Doctor insights on:
Plasma Donation Complications
Safe: Blood banks go through a thorough evaluation before taking any blood or plasma. The donation process is generally safe and I applaud you for considering this charitable act. There is discomfort of needle stick and you may need to rest for a few hours after donation and drink plenty of water. ...Read more
Reduction in blood: Volume. Different people react differently to blood/plasma donation due to loss of blood volume. Try drinking a lot of water and eating salty snacks before donation. ...Read more
Rest of the day: Thank you for your donation - or for considering being a donor. We need more people to be so generous. People who are healthy enough to be accepted for blood, plasma or platelet donation should tolerate it well. However, since some fluid is removed, they should probably not do strenuous activity for the rest of the day and be sure to drink (non-alcoholic liquids) generously. ...Read more
Not recommended: Red Cross and many facilities in US will not accept products from pay-for-donate locations. This is due to the concern that a potential donor might not be totally honest in the history questions if seeking $$ and this could contaminate the blood supply. Volunteer donors have no motivation to not provide direct answers. ...Read more
No: I see no correlation.Get a more detailed answer ›
Of course...: Everything human will have mistakes. So, the answer to the question, "Do people make mistakes? ", is always yes. The real question is, "How likely would a mistake be in this particular situation? " Fortunately, blood banks rarely make mistakes, because they use multiple safeguards, and they know a mistake can be fatal. ...Read more
ALL of them: It takes all types to be able to provide for all patients. Plasma donation is the most "fun" since you get to watch the pheresis machine work as most of the tubing is external (platelet pheresis setups are often more internal, but not always). Have fun watching the process of saving a life! ...Read more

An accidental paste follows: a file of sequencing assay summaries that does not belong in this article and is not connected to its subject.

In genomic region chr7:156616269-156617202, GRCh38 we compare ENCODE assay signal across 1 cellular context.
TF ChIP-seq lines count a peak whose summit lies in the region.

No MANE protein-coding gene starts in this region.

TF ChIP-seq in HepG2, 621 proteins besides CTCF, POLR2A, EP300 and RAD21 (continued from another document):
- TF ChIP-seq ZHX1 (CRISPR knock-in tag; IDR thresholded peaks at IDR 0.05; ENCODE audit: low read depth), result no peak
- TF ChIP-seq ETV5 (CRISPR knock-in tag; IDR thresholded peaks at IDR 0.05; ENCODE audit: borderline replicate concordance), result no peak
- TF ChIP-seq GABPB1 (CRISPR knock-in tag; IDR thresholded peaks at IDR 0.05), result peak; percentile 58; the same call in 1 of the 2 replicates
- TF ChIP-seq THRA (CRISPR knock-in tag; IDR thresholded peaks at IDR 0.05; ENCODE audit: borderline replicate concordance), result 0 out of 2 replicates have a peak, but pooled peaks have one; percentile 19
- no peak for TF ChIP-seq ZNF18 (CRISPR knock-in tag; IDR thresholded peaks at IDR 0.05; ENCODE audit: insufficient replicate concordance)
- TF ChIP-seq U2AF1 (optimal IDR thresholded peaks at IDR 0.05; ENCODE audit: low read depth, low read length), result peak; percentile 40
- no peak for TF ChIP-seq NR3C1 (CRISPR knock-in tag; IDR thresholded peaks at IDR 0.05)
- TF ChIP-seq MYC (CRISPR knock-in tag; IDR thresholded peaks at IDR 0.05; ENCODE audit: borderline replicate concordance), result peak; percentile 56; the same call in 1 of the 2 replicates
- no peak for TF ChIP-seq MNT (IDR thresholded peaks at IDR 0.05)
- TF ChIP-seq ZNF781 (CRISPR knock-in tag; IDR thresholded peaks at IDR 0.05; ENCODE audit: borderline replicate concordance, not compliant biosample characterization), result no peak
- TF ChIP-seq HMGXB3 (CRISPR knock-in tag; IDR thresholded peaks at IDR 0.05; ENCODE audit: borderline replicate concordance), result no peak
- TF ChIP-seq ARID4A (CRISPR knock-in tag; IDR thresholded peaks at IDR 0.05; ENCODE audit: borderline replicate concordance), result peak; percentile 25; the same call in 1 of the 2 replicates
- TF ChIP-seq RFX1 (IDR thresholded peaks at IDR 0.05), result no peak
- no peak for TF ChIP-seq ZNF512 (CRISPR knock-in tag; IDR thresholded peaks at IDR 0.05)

All ok: If only the plasma is being transfused from a donor to a recipient, and absolutely no red blood cells, then blood type is not significant. Blood types only refer to the red blood cells; the bone marrow also produces platelets and white blood cells. The serum or plasma is the clear yellow fluid part of the blood. ...Read more
Wrong: Anybody can donate plasma. A few rare individuals have conditions that make that plasma unsuitable. You'll be told if that's you. ...Read more
No: Bacterial vaginosis is a superficial infection and does not cause infection in the blood stream, so it is safe for blood and plasma donation. ...Read more
This morning I ate a bacon egg & cheese biscuit and immediately after went to a plasma donation center. They told me my protein was 9.5, why is that?
All donors screened: Regardless of who they serve.Get a more detailed answer ›
My liver enzymes were high on my last blood test and my doctor could not test my blood glucose levels. What should I do? I went to the doctor's because I had been deferred from a plasma donation center and they needed doctor's consent before letting me do
Basic: Basic rules for donors are established by the U.S. Food and drug administration (fda). Some donor centers may impose additional requirements. You must be in good health and you must provide information about your health. Your blood pressure, heart rate and temperature are checked. Additionally your blood will be checked for anemia. If you are not in good health, such as liver test abnormalities than you can be rejected as a donor. Do not know what the doctor found on your evaluation, nor do we know the conversation you and the doctor had or your past medical history. I recommend that if you discuss this with the doctor or his clinic staff. He may not be able to sign you off as being sufficiently healthy to donate plasma. Should get clarification from him or her. ...Read more
I'm allergic to Coumadin (warfarin) and want to donate plasma. Should I considering the donation process consists of using an anticoagulant?
Usually nothing: You stated "donate" which means you give without expecting payment. There are exceptions, if you have an unusual antibody or protein that will be used for testing -- and then it is usually $100/contribution. However, generally, payments are not given because we cannot run the risk of incentivizing donors to mislead on the forms. ...Read more
Needle stick and: May be dizziness. Donating plasma involves having a needle inserted into your vein, you are hooked to a machine that separates cells from plasma and returns the cells to you and keeps the plasma. You will lose some blood volume so be sure to drink enough water before the donation to avoid symptoms due to low blood volume. ...Read more
Apheresis: The first step is to determine your suitability to be a blood donor, especially to make sure that your blood/plasma will not transmit any diseases. Plasma can be collected and red cells returned to your body through a process called apheresis. ...Read more